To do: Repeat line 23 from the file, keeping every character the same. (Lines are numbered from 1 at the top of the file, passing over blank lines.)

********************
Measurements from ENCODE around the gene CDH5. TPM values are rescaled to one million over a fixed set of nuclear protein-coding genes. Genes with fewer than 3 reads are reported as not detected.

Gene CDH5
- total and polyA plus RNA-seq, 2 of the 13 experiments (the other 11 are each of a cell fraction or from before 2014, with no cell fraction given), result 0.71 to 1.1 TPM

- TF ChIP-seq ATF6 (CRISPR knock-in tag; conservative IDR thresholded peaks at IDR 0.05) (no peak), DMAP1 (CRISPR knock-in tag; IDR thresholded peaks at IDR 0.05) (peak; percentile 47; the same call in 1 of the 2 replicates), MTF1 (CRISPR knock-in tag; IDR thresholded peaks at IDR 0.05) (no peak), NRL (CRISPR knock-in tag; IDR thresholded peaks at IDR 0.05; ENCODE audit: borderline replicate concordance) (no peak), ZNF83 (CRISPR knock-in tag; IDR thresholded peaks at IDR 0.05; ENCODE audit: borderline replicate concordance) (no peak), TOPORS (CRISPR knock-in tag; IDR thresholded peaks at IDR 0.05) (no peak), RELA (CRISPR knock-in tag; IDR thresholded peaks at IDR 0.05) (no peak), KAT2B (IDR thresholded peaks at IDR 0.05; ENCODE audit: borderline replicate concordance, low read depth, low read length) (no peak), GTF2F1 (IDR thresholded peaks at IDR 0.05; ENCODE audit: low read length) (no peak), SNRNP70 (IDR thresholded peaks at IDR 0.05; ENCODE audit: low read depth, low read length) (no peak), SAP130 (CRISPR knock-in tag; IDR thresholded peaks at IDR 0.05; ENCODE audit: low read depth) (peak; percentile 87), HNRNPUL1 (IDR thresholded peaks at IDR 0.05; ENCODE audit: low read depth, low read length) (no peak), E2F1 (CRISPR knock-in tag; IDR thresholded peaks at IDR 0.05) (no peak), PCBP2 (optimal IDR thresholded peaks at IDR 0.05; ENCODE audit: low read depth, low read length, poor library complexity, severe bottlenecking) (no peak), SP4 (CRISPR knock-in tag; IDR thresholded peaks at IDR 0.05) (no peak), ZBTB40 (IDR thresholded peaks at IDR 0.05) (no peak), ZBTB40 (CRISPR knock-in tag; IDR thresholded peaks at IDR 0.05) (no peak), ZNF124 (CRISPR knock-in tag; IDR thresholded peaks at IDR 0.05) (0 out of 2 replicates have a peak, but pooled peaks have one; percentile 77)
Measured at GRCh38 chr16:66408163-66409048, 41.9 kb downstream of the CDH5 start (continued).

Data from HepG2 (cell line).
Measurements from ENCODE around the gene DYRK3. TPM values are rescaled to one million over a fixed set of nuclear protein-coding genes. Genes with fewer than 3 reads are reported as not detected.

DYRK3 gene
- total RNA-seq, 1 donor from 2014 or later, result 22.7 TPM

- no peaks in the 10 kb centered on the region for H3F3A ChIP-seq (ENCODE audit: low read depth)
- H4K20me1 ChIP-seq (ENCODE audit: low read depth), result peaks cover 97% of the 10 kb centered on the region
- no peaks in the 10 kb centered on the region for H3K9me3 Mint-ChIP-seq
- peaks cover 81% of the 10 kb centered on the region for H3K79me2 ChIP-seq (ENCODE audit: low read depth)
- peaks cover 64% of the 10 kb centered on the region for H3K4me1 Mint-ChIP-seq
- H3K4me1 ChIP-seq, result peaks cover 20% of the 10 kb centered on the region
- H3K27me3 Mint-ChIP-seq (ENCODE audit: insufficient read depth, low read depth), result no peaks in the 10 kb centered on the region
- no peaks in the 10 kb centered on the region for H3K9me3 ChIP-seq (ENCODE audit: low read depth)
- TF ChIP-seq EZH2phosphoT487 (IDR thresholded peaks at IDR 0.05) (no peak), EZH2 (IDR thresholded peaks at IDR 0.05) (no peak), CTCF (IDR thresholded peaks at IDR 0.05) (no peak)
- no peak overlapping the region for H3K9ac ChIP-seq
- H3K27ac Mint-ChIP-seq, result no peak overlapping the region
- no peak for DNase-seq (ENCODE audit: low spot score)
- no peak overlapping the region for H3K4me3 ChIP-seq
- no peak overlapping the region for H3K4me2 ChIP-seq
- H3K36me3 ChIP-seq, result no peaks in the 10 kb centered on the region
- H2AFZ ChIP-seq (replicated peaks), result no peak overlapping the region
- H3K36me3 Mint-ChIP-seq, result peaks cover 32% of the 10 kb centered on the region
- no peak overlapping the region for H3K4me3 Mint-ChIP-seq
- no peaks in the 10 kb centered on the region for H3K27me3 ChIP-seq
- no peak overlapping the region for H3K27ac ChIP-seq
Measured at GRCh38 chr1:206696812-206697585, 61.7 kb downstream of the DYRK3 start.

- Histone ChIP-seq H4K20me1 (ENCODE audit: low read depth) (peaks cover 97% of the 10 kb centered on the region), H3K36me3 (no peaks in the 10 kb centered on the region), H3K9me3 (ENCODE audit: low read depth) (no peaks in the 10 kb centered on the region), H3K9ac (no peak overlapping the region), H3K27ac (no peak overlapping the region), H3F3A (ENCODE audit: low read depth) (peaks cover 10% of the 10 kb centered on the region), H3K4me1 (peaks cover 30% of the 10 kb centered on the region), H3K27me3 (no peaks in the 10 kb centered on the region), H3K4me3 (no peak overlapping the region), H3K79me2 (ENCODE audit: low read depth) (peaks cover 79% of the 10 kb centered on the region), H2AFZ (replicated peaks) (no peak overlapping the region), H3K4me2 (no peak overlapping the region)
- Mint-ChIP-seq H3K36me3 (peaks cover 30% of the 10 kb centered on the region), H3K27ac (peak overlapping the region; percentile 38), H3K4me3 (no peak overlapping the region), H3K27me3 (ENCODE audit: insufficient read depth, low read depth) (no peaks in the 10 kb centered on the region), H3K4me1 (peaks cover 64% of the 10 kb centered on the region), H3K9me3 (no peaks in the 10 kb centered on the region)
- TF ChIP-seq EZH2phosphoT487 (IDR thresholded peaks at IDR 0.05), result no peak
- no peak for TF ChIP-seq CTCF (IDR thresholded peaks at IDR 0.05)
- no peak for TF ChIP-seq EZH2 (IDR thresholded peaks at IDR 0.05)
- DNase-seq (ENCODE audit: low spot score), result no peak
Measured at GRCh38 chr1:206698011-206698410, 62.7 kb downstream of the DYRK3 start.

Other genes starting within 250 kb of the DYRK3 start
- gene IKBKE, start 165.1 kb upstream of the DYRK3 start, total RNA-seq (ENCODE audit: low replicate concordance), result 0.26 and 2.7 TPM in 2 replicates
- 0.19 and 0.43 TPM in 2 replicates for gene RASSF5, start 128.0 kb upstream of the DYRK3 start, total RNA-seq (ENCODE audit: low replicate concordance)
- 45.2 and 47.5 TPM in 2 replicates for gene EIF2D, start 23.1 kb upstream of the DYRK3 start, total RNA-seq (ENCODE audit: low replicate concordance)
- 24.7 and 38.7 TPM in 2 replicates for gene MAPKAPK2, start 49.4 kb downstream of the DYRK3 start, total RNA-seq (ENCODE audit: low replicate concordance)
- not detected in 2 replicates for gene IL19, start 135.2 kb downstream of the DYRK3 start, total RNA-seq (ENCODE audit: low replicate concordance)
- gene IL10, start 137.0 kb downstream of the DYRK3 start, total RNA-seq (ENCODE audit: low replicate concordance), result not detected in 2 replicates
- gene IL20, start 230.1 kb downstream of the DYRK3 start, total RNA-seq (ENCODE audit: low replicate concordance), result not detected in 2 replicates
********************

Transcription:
- no peak overlapping the region for H3K4me2 ChIP-seq